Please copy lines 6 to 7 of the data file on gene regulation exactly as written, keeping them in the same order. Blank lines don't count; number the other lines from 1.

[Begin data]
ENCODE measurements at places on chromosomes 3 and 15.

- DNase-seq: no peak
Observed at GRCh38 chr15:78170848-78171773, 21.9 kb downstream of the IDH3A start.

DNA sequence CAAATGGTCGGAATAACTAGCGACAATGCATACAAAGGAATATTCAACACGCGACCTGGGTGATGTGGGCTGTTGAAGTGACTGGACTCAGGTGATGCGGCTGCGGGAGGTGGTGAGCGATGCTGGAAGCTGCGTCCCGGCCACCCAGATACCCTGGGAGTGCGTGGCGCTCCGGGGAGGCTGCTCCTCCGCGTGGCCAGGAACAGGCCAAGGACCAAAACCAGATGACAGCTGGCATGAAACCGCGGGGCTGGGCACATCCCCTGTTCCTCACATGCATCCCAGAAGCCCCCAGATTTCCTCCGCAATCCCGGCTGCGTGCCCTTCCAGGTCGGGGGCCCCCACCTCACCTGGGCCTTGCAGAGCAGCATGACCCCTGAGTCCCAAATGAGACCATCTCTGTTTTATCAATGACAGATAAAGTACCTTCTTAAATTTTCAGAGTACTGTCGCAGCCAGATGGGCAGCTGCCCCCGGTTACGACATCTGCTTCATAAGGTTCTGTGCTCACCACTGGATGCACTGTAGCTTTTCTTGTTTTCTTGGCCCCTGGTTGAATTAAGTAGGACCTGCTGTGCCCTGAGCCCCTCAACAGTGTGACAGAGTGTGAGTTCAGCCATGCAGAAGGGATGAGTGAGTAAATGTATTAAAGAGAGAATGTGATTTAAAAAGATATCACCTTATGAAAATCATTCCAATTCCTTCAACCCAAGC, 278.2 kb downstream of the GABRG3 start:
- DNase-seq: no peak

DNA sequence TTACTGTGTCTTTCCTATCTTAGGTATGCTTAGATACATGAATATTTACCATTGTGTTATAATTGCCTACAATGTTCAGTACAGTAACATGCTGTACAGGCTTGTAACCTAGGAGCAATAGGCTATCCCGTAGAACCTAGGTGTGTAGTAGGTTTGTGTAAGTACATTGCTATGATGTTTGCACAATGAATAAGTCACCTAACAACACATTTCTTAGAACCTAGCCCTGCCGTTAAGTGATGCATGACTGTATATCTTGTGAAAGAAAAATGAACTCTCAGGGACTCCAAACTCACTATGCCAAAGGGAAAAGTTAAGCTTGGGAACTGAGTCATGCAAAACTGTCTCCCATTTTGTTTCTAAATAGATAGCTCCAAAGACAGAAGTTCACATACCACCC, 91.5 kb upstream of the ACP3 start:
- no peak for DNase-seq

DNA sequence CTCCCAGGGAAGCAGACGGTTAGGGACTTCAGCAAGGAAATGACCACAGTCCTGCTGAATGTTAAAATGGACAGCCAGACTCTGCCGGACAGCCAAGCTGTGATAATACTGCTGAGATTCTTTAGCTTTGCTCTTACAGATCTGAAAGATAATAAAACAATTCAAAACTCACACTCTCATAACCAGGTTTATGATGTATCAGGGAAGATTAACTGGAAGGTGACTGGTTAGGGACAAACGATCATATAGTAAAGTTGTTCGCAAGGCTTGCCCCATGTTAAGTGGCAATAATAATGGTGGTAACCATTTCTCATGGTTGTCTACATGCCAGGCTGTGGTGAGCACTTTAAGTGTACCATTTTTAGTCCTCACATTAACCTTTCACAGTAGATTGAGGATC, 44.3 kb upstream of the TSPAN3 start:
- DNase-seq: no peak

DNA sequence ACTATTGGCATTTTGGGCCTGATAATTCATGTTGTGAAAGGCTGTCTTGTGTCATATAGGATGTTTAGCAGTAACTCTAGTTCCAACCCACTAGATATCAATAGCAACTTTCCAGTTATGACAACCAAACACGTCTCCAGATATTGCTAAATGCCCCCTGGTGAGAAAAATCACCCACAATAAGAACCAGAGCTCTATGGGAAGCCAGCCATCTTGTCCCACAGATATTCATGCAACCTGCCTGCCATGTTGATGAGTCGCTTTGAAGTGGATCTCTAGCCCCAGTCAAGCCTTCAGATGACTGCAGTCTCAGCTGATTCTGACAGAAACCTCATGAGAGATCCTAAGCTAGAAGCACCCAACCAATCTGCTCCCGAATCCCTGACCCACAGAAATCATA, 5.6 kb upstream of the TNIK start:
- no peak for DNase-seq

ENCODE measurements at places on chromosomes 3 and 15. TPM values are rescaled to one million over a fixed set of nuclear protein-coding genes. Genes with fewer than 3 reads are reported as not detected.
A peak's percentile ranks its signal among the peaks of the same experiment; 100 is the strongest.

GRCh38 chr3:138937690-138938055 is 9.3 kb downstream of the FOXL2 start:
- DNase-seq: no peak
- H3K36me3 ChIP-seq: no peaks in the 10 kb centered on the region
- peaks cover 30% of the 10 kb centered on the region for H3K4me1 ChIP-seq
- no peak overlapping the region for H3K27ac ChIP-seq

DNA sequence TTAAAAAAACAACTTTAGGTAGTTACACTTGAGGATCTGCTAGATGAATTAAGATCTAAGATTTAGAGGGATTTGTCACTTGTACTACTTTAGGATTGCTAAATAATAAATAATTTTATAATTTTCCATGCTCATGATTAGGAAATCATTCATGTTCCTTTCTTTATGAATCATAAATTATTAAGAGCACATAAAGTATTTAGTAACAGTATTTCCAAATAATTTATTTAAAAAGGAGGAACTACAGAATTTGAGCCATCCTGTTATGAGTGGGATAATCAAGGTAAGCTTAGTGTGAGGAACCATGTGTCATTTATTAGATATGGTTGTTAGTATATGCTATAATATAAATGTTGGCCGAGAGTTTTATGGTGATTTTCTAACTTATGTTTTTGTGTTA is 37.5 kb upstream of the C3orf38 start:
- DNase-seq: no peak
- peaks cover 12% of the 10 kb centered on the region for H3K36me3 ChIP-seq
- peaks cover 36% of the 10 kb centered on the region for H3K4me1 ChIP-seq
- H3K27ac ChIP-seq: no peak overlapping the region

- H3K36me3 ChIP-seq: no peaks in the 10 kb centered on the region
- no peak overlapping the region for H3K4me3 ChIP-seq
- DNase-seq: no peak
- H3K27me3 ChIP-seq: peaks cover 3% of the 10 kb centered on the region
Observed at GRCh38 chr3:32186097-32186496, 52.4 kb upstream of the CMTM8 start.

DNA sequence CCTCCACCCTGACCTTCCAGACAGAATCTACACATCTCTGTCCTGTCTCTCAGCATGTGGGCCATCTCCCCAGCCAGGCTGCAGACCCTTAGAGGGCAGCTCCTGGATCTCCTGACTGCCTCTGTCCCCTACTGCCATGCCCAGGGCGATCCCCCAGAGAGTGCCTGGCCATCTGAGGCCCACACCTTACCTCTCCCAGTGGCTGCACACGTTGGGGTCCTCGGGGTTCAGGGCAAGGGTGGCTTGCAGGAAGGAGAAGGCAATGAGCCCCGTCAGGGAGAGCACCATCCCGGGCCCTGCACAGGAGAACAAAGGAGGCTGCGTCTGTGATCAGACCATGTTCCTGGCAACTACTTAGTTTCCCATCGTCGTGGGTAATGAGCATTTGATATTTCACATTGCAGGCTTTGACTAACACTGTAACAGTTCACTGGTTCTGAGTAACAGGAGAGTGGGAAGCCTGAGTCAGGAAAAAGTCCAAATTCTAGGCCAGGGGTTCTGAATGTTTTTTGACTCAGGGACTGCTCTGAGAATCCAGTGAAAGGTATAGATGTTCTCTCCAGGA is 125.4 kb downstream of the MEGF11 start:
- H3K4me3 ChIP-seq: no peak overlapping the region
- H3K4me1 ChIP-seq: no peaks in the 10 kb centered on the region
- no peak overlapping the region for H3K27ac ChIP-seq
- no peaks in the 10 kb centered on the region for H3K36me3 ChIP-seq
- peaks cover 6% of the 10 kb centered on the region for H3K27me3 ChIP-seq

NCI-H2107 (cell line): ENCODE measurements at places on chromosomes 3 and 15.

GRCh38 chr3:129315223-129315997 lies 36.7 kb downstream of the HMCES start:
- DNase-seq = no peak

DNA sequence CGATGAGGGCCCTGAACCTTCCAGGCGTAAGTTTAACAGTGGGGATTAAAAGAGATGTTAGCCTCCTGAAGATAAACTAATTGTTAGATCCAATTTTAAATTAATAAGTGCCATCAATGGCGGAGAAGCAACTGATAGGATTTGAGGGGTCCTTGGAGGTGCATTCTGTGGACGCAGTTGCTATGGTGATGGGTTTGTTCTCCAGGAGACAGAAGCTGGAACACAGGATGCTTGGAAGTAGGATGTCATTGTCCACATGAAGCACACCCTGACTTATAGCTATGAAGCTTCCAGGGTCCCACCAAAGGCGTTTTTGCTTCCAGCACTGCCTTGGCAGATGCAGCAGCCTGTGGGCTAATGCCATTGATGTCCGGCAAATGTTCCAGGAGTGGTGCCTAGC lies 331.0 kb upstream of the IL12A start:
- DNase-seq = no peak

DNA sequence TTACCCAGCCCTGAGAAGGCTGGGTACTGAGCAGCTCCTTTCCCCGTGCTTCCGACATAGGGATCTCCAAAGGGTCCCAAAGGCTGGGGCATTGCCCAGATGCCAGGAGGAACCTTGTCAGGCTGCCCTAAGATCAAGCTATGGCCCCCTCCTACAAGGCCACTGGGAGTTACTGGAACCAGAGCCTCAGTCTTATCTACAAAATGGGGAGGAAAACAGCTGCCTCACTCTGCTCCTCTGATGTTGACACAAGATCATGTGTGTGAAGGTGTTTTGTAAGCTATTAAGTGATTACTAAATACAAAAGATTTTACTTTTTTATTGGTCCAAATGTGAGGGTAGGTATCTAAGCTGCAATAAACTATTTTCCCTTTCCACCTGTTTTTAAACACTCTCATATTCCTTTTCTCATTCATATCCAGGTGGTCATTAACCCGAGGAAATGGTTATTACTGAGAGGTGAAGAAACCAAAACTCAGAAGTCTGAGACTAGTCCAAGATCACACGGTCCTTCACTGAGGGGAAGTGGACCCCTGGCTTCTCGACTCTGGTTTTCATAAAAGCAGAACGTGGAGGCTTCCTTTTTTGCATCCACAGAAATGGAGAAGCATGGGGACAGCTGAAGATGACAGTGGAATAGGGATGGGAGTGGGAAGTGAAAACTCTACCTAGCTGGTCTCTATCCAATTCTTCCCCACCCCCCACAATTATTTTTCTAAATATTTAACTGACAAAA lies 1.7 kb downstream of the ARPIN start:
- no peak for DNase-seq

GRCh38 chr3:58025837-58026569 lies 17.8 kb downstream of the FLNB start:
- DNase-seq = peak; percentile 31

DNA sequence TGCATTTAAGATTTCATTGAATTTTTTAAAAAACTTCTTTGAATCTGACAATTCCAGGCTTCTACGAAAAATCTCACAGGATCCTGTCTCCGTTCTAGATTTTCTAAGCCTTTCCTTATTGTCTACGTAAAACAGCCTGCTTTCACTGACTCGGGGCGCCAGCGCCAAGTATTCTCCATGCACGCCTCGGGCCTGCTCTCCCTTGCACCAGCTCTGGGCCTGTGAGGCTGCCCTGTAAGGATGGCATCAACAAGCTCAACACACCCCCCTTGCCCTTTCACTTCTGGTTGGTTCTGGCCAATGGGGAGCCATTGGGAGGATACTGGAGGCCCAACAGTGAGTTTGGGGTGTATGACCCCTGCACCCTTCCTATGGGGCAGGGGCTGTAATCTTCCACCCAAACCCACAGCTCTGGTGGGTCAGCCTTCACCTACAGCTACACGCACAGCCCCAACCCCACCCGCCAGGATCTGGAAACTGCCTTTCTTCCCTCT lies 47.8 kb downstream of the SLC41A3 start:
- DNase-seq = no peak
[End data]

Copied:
DNA sequence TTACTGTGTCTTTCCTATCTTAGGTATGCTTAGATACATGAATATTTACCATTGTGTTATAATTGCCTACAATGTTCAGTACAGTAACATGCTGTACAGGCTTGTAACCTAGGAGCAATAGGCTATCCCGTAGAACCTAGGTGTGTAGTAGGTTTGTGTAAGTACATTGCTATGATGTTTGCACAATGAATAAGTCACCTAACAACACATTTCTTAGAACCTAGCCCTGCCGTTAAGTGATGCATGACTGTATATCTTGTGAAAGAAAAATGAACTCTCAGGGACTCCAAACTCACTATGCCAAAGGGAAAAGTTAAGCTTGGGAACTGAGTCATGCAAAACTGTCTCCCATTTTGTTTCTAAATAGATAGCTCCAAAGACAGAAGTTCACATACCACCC, 91.5 kb upstream of the ACP3 start:
- no peak for DNase-seq